Monday, March 3, 2014


Several weeks ago I remember saying that I wish I could go to sleep and not wake up until this entire move was done.  The logistics of packing, driving across country, starting a new job, finding and getting settled in a new place, and moving into it was too overwhelming to think about.  But as always seems to happen, all the pieces have slowly fallen into place.

As I type this this I have emptied two of my 3 storage units.  All the stuff from Omaha is in my new apartment - which is a mess, by the way, but improving.  Last weekend I rented another UHaul trailer, I finished moving all my "stuff" from my storage unit here to my house, I drove it to Charleston and loaded it to the gills, I drove it all back, I unloaded it.  It was quite the arduous process but even though things are still very much in flux I can feel it all coming together.

I'm trying to slow down my pace of life now that things have fallen into place - I woke up with a scratchy throat a couple of days last week so I felt on the verge of a cold.  But thankfully it hasn't fully realized itself and I'm fighting back with Airborne and good sleep.  That's key.

Until this past week I haden't been to a fitness center yet this year which I think is part of it.  When I don't get to go there for extended periods I start to feel like a blob.  I started back up with it last week and expect it to continue.  With summer a few months down the road I need to get back into that groove.  It's key to my overall mojo.

I spent a little time last night watching the Oscars.  I don't really care what the Academy says when it comes to what's good and what's not.  My own idea of the ingredients of a good movie and theirs is obviously different.  Regardless, it's interesting to watch Hollywood congratulate itself.  This last year people bought over 6 billion movie tickets which shows that the movie-going experience is as alive and well as ever.

One of the things that made this year interesting was the nomination of Jared Ledo as Best Supporting Actor.  He played a trans character in the Dallas Buyers Club, drawing ire from a vocal portion of the trans community who are upset that the role wasn't played by a trans actor/actress.

I am not one of these people.  In fact, I could care less who plays the role as long as the role is well played.  That'd be like criticizing Felicity Huffman in TransAmerica (1) because she's not trans (2) because there are realistic or unflattering elements to the story, or (3) just because.  Or criticizing Robin Williams in The Birdcage because he isn't gay.  Or the entire cast of "To Wong Foo".  People seem to forget that this is Hollywood, a place of illusion, where acting is all about portraying someone you're not.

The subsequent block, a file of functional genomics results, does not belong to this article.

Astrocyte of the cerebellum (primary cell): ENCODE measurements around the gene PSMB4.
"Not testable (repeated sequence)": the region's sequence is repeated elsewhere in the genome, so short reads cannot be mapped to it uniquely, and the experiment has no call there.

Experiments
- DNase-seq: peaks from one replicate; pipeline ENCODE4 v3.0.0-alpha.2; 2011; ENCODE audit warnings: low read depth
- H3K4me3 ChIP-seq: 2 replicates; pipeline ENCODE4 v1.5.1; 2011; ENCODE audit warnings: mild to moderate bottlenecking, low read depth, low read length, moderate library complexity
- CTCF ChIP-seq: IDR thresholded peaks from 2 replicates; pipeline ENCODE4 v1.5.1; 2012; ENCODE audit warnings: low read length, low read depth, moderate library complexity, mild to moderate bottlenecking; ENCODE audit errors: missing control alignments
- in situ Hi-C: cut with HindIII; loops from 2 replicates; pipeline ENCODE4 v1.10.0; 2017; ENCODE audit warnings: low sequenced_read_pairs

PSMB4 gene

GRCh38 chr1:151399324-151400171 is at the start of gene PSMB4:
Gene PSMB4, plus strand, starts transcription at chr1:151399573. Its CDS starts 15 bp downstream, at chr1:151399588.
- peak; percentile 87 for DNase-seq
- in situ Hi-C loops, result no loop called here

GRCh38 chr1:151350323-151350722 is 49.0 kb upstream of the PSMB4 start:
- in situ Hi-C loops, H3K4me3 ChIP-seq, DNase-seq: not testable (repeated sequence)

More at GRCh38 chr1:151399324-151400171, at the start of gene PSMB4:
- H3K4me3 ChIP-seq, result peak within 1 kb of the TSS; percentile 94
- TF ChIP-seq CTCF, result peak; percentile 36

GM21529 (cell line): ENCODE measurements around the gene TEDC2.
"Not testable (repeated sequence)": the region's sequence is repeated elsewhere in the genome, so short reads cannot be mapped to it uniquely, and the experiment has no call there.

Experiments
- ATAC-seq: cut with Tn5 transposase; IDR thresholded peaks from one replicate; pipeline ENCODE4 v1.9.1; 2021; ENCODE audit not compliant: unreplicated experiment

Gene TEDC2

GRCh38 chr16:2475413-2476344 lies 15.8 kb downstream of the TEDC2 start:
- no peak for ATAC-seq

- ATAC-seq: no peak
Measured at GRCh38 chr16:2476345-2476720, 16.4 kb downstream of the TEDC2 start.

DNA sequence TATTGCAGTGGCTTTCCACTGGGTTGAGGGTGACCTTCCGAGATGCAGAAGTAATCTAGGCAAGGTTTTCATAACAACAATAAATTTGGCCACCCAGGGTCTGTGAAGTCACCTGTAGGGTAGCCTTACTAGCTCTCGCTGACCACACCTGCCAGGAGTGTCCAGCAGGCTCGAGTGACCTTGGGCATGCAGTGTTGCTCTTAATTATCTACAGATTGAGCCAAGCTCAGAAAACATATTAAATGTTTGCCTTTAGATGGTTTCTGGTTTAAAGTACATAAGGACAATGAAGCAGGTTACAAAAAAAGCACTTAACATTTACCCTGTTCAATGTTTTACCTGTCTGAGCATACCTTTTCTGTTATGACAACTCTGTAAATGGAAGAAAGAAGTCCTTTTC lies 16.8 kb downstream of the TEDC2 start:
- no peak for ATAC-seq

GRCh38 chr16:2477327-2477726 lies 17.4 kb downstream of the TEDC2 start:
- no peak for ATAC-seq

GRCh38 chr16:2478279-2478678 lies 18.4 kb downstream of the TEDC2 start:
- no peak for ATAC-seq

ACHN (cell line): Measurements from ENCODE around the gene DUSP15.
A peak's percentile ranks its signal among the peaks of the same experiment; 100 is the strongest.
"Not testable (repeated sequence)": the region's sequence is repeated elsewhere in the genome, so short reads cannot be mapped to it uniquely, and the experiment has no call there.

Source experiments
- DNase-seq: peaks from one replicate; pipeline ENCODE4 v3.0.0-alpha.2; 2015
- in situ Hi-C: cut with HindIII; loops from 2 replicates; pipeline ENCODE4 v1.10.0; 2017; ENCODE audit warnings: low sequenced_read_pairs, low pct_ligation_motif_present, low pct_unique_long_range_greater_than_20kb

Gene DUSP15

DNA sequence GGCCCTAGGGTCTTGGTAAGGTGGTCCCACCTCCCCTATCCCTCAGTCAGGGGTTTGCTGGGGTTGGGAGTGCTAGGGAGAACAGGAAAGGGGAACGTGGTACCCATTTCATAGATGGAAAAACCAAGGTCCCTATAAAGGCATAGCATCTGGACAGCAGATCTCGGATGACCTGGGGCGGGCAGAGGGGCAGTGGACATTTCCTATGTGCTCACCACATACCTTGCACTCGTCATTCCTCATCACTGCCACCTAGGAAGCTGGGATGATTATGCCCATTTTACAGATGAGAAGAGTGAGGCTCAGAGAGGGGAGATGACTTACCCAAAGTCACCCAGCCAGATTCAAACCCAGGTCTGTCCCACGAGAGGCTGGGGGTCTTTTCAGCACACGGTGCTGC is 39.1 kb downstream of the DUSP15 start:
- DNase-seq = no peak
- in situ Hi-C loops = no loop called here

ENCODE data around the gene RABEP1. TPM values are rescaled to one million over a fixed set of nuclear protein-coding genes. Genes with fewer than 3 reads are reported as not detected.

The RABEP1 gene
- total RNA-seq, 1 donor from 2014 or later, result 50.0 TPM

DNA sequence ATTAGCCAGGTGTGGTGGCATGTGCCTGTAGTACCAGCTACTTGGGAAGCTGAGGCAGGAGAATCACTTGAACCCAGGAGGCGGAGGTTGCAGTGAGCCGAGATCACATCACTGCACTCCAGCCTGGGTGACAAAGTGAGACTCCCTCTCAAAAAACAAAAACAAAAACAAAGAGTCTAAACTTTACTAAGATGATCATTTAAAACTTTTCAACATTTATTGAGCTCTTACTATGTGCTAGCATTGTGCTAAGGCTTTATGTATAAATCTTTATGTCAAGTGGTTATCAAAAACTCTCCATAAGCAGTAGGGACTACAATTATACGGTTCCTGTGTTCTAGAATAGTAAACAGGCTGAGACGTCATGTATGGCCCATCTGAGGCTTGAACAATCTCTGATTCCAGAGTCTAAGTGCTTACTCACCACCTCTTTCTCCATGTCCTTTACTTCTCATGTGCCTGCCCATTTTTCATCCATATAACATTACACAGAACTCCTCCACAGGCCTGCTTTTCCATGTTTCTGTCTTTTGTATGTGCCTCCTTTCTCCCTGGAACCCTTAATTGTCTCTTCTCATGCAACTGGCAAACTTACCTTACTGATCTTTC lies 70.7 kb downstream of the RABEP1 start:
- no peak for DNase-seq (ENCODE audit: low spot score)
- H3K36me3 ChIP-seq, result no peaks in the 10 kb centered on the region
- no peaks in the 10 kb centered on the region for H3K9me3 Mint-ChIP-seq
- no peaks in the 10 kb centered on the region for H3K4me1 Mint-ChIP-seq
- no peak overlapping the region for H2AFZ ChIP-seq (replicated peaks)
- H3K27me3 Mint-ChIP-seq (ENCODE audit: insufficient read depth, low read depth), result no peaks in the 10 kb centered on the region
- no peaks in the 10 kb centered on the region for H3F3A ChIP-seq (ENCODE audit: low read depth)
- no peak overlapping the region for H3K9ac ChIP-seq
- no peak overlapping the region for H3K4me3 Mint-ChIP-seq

A recent story in Time magazine sums up my own feelings:

Some of the criticism of Leto is, indeed, unfair. He was heckled at a Santa Barbara film festival by transgender activists frustrated that the role didn’t go to a transgender actress. That’s a real problem — of course transgender performers are underrepresented or nearly nonexistent in Hollywood with the almost singular exception of Laverne Cox of “Orange Is The New Black” — but it isn’t Leto’s fault. 

Read the story here.

The whole argument that trans characters must be played by trans actors and actresses in order to be valid is absurd to me.  Why on earth would we want to type-cast ourselves like that?

Some are criticizing him because he didn't do more to understand the trans "condition".  Would I have wanted him to do more?  Of course.  Am I frustrated because he doesn't seem to be able to even say the word "transgender"?  Maybe a little.  But at the end of the day, he did his job.  He acted.  He played a part, a role, and was widely acclaimed for it.

Don't get me wrong.  I'm not sticking up for the character he portrays, or whether or not he's adequately fulfilling the "socially responsible obligations" that come with a role like this.  I'm saying that I'm not on the bandwagon that believes that only trans-people should play trans roles, or that all trans-roles need to be sympathetic roles.

If all of this brings attention to the fact that the trans community has a number of capable actors and actresses who deserve much more work and visibility than they're getting then I suppose that's good.   We face employment challenges in Hollywood just as we do in other areas of getting and keeping a job.  However, one of these days a trans actor or actress will actually win an Oscar for their performance - it's inevitable - and I don't think there will be any argument that THAT will be something to celebrate.

It probably says something about me that I find all the attention on who's wearing what to the Oscars a bit silly.  BUT - every years there are a couple of people who embody elegance and style in my world.  If I could give my own "Style" award this year I'd give it, hand's down, to Jennifer Lawrence.

She was stunning.  And, it wasn't an act.

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